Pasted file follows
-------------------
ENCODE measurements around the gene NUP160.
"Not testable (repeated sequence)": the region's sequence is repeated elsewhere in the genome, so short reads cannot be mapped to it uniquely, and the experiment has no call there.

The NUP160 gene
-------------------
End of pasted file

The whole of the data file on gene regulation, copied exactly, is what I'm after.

ENCODE measurements around the gene NUP160.
"Not testable (repeated sequence)": the region's sequence is repeated elsewhere in the genome, so short reads cannot be mapped to it uniquely, and the experiment has no call there.

The NUP160 gene